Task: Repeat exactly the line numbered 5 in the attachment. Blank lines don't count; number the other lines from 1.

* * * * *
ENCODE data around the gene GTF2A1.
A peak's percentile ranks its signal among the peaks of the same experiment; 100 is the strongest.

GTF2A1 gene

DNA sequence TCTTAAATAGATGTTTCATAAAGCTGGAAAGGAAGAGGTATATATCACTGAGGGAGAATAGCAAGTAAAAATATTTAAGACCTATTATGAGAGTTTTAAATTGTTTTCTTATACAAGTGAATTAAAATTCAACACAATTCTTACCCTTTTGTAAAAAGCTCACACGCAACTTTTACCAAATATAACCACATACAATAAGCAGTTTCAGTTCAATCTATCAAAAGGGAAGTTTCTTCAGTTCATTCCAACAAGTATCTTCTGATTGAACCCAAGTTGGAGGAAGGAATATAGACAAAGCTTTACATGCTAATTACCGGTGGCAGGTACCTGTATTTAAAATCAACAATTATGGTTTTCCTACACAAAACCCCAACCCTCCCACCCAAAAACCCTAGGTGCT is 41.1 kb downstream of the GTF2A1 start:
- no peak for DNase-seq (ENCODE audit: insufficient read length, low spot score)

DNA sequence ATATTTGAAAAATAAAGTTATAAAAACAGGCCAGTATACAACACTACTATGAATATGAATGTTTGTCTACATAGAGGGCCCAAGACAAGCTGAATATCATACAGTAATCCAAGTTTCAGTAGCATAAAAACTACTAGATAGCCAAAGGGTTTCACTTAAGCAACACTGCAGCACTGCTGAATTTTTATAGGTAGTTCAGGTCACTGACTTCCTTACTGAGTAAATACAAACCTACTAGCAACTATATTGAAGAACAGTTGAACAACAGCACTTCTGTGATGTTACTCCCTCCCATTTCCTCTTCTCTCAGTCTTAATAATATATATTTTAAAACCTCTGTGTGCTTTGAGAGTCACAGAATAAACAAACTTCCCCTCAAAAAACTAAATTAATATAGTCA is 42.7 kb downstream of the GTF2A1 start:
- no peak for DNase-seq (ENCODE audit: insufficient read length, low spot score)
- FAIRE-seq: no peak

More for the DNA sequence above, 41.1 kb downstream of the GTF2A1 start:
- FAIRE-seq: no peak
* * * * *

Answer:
- no peak for DNase-seq (ENCODE audit: insufficient read length, low spot score)